At least initially, most people find the opposite-land effects that occur in the horizontal direction annoying at best and totally confusing at worse. It can help one come to terms with the effects if they understand why they are opposite in nature to what most folks expect.

Let's consider the last example. Suppose that \(f(17)=23\) and that 17 is the only \(x\)-coordinate that has a function value of 23. What would the vale of \(x_{\text{new}}\) have to be so that \(g(x_{\text{new}})=23\text{.}\)

Since \(g(x_{\text{new}})=f(3x_{\text{new}}+8)\text{,}\) the only way that the value of \(g(x_{\text{new}})\) will be 23 is if

8 was subtracted from 17. The graphical result is the point being shifted to the left by 8 units.

That result was divided by 3. The graphical result is the point that resulted from step 1 being horizontally compressed by a factor of \(\frac{1}{3}\text{.}\)

Example4.5.16

Describe the graphical transformations (including order) affected upon \(f\) by \(g\) where \(g(x)=-2f\left(\frac{1}{4}x-5\right)-6\text{.}\)

Because all of the algebraic changes being made to \(f\) occur inside the function parentheses, they affect \(x\)-coordinates and their application needs to be applied opposite of the order of operations. Because order of operations tell us to attend to what's inside the parentheses first, in this opposite-land context we need to attend to the factor of \(-5\) first.

Compress every point on \(f\) by a factor of \(\frac{1}{5}\) and reflect every point across the \(y\)-axis. These two actions can be taken in either order.

Shift all of the resultant points leftward by 4 units.

Example4.5.18

Suppose that one point on \(f\) is \((-2,6)\) (i.e., \(f(-2)=6\)). What is one point that you know lies of \(g\) where \(g(x)=-f\left(\frac{1}{7}x-4\right)-12\text{.}\)

Because \(f\) graphs to a line segment, \(g\) will also graph to a line segment. (None of the transformations introduce a bend that was not already there.) As such, we can just track the endpoints through the transformations, plot the new endpoints, and connect those with a line segment. Let's begin with the horizontal transformations and follow up with the vertical transformations. To facilitate communication, let's give the endpoints labels.

Because \(f\) graphs to a V-shape, \(g\) will also graph to a V-shape. As such, we can just track the point of the V and one point on each arm of the V through the transformations, plot the new points, and connect into a V-shape. Let's begin with the horizontal transformations and follow up with the vertical transformations. To facilitate communication, let's give the key points labels.

The only two transformations that need to occur are a rightward shift by 3 units and an upward shift of 6 units. The point we know on \(g\) is \((4,7)\text{.}\)

The only two transformations that need to occur are a vertical stretch by a factor of 5 followed by a downward shift by 7 units. The point we know on \(g\) is \((1,-2)\text{.}\)

The only two transformations that need to occur are a rightward shift by a factor of 3 followed by a vertical compression by a factor of \(\frac{1}{4}\text{.}\) The point we know on \(g\) is \((1,1)\text{.}\)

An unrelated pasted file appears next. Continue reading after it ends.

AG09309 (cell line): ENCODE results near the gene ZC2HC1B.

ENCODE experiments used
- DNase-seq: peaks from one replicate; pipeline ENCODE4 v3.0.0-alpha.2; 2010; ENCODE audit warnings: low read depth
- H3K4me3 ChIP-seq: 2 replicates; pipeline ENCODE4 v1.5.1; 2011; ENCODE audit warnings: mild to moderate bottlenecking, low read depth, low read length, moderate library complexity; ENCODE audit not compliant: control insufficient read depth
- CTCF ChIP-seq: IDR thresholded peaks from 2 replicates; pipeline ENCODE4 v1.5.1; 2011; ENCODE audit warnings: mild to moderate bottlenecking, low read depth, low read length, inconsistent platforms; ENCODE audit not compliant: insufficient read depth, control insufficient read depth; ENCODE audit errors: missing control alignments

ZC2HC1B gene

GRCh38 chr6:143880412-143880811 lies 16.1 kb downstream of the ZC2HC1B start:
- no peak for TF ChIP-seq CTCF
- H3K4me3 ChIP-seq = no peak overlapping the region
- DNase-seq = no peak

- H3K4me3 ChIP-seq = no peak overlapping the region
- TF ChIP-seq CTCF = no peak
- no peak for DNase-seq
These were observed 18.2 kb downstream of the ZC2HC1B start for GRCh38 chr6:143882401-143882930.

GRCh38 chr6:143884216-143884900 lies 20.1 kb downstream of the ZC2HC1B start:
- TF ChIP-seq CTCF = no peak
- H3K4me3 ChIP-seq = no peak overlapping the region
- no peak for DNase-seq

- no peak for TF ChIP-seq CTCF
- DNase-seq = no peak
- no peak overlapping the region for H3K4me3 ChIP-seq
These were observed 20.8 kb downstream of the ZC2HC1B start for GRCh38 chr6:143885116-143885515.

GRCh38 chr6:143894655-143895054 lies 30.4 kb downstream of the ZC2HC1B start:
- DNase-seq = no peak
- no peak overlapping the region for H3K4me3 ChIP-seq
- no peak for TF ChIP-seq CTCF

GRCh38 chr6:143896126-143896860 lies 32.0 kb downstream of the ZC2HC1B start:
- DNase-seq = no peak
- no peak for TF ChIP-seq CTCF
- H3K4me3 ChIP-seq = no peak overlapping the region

There are two horizontal transformations and two vertical transformations that need to occur. Let's track \((1,1)\) through the four actions, starting with the horizontal transformations.

Shift rightward by four units. The point is now \((5,1)\text{.}\)

Horizontally stretch by a factor of 1.5. The point is now \((7.5,1)\text{.}\)

Reflect across the \(x\)-axis. The point is now \((7.5,-1)\text{.}\)

Shift upward by 7 units. The point \((1,1)\) from \(f\) ends up lying at \((7.5,6)\) on \(g\text{.}\)

There are three transformations in both the horizontal direction and the vertical direction. Let's track \((1,1)\) through the transformations starting with the horizontal transformations.

Shift rightward by 7 units. The point is now \((8,1)\text{.}\)

Reflect across the \(y\)-axis. The point is now \((-8,1)\text{.}\)

Horizontally compress by a factor of \(\frac{3}{4}\text{.}\) The point is now \((-6,1)\text{.}\)

Reflect across the \(x\)-axis. The point is now \((-6,-1)\text{.}\)

Vertically stretch by a factor of 8. The point is now \((-6,-8)\text{.}\)

Shift downward by 12 units. The point \((1,1)\) from \(f\) ends up lying at \((-6,-20)\) on \(g\text{.}\)

In each exercise a graph of a function named \(f\) is shown and a function named \(g\) is defined in terms of \(f\text{.}\) Draw onto the same set of axes the function \(g\text{.}\)

Since the function will stay linear, and two points determine a unique line, we can just track two points, plot their final location, and connect the dots. We'll start with the horizontal transformations and conclude with the vertical transformations. Let's identify our two points thus.

Since the function will stay linear, and two points determine a unique line, we can just track two points, plot their final location, and connect the dots. We'll start with the horizontal transformations and conclude with the vertical transformations. Let's identify our two points thus.

Since the function will retain its essential shape, we can track the two corner points and one point on each of the downward projecting rays. We'll start with the horizontal transformations and conclude with the vertical transformations. Let's identify our four points thus.